The whole problem lasted six months. I cannot say with total confidence that the Thai massages were decisive (perhaps I was already on the way to recovery), but I am certain that after each massage I felt that the improvements were obvious. From that point on I didn’t have that pain anymore. But for fear of falling back into the same problem I put the bass down. Although it grieves me, it has been so annoying that for the moment I prefer to abstain from playing.
I hope to resume soon …
Best regards to the whole community


I’m sorry to hear you had to quit playing but I do understand doing what must be done to get relief from being in pain. I’m glad to hear you’re doing better.

If you do get the opportunity to pick up the bass again, we’ll be here to help how we can.

Best Regards,


@stefanospinelli - Have you tried playing sitting down resting the bass on your leg instead of having it hang from your shoulder? Making music is such a therapeutic activity in so many ways, and can be experienced not just standing up with a strap on your shoulder…


Thanks Lanny, I used to play sitting down. I think it’s just the arm position and tensions that caused that problem. But who knows, maybe it wasn’t even because of the bass…
Sooner or later I’ll come back to music


Thank you, Erik, it’s a pleasure to know it! Hope to come back to this beautiful community! Cari saluti, Stefano


Sorry to hear that @stefanospinelli! That’s a bummer.

I’m always keeping my fingers crossed for some Star Trek era medical technology. Imagine just popping into Sick Bay and having all your chronic inflammation issues gone in 15 seconds with the wave of a tricorder… that’s the dream. :angel: :space_invader:


:+1: soon or later…will be back.


One thing I noticed last year when I first started playing is I was playing sitting down. This caused me to hunch my picking/plucking hand/shoulder up a bit and cause some shoulder discomfort.

As soon as I bought a nice, thick, padded strap (dont go for those nylon thin straps) adjusted my bass to what Josh shows in one of his beginner videos…the discomfort went away. I latter bought a nice padded stool that sat up high so can half sit/stand and am very comfy now.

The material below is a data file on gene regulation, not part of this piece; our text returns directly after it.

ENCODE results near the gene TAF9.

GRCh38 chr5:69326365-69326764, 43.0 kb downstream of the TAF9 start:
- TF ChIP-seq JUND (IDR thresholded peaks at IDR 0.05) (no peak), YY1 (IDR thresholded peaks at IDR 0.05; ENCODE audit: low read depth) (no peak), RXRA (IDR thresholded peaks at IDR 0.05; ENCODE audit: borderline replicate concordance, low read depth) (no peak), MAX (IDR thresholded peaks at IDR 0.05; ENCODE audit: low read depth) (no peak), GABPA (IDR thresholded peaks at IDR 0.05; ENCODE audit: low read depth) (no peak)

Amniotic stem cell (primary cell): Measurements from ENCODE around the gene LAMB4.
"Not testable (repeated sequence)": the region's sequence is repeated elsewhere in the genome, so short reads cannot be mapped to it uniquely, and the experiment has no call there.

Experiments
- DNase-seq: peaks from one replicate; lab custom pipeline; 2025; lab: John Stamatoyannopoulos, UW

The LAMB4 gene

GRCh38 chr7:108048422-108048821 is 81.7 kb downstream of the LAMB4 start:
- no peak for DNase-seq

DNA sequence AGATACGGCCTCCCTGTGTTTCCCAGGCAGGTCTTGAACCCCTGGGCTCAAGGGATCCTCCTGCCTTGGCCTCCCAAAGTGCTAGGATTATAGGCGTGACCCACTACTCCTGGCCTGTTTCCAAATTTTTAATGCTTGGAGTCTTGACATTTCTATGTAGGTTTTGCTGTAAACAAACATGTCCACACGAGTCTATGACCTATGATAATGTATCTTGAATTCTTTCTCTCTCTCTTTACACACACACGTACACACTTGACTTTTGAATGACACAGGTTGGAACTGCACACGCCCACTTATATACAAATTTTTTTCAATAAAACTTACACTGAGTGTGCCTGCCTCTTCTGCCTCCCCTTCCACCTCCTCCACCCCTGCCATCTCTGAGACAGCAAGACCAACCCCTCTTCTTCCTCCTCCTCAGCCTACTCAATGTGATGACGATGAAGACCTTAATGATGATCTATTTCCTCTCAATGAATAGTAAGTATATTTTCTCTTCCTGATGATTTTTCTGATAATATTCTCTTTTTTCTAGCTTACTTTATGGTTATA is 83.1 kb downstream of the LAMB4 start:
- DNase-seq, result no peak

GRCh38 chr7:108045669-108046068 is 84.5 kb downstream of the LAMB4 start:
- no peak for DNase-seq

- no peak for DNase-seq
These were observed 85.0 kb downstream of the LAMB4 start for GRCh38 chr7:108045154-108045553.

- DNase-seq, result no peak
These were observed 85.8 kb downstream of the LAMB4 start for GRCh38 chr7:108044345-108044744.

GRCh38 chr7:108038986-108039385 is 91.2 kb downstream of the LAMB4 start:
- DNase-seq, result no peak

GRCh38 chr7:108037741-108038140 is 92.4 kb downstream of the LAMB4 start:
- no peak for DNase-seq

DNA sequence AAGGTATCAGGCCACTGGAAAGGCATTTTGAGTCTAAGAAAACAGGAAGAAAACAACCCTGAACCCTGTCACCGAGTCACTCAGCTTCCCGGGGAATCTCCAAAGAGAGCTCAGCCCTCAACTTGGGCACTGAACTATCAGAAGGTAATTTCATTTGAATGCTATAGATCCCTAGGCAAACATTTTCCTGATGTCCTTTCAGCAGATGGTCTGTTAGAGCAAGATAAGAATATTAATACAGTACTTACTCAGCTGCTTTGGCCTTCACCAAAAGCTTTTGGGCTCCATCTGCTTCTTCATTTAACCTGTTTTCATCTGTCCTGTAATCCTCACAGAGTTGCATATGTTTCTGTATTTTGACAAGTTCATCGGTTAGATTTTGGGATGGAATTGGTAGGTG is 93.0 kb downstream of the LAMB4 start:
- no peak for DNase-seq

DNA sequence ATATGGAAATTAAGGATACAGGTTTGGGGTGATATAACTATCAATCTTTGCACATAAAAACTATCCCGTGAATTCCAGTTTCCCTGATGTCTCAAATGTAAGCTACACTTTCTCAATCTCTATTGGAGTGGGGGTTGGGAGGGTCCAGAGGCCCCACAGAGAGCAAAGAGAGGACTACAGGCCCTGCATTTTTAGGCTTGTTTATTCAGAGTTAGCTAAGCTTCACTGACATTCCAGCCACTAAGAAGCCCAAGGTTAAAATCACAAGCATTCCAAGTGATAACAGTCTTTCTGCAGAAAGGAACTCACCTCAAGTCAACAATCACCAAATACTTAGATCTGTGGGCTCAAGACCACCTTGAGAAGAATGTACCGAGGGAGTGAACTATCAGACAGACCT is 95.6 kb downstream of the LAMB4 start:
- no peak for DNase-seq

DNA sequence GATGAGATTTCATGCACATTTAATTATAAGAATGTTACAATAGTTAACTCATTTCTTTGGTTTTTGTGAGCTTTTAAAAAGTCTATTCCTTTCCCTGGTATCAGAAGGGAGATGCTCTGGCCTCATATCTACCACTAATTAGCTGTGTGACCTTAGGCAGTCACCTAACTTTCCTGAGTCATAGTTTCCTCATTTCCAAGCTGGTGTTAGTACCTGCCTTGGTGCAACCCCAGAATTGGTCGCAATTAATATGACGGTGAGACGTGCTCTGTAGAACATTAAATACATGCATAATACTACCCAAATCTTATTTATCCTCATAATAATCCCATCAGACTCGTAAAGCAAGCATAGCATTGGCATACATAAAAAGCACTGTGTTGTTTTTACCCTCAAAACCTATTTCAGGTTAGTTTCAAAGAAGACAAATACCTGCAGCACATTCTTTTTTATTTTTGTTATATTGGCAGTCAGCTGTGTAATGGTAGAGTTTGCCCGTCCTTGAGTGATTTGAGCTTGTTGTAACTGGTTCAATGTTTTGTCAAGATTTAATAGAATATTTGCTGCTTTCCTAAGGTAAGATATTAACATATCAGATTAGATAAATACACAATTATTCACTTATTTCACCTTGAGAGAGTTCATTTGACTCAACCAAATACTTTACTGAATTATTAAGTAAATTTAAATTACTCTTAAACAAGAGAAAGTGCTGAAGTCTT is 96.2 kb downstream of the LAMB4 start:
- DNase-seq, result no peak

Big lesson here is your position is very important as far as how you hold your bass. And especially important medically as you want your fretting wrist and hand to be in the proper position so as to avoid repetitive stress injury.


It’s worth restating that beginners tend to look at their hands way more than they will once they’re comfortable with some basics. We tend to have our neck cricked over to one side or down. If I haven’t played for a few weeks I still look at my fretting hand (my left) far more than is good for me, and I notice the tension building after only 10-15 minutes.

I think that’s where most beginner neck/shoulder pain comes from.


@PeteP you are 100% correct regarding looking at the fret board and it’s relative neck pain. I had that problem when I first started, but I soon discovered that the more I became familiar with the fret board and developed my muscle memory, the less I had to peer at the fret board while playing, and the less I suffered any neck of back issues.


Most likely it is just as you say: be more aware of your position - back shoulders neck and hands - and play as much as possible without looking at the fret. Thank you! I will try soon


I was just wondering how everybody was getting on with their shoulders after getting a few pointers. This is such a common issue that I thought the thread deserved a bumping, and some updates would be helpful.


My shoulders are OK, but I get a lot of back pain. Am getting one of those Kliq straps in a few days and hoping that helps. I do have scoliosis and a damaged lower spine, so can’t probably escape pain completely, but can hopefully reduce it.


My son got me a Levy’s Leathers 3.5" strap for Christmas and it has made a huge difference.

@JT I look forward to hearing what you think of it.


That’s the one I have. I love it, and it’s made a world of difference for me.